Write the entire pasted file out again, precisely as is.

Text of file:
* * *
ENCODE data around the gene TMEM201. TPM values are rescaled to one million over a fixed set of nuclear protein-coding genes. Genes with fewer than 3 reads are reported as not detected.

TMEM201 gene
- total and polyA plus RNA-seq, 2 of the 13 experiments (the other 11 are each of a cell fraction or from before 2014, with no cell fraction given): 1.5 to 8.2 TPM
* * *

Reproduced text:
ENCODE data around the gene TMEM201. TPM values are rescaled to one million over a fixed set of nuclear protein-coding genes. Genes with fewer than 3 reads are reported as not detected.

TMEM201 gene
- total and polyA plus RNA-seq, 2 of the 13 experiments (the other 11 are each of a cell fraction or from before 2014, with no cell fraction given): 1.5 to 8.2 TPM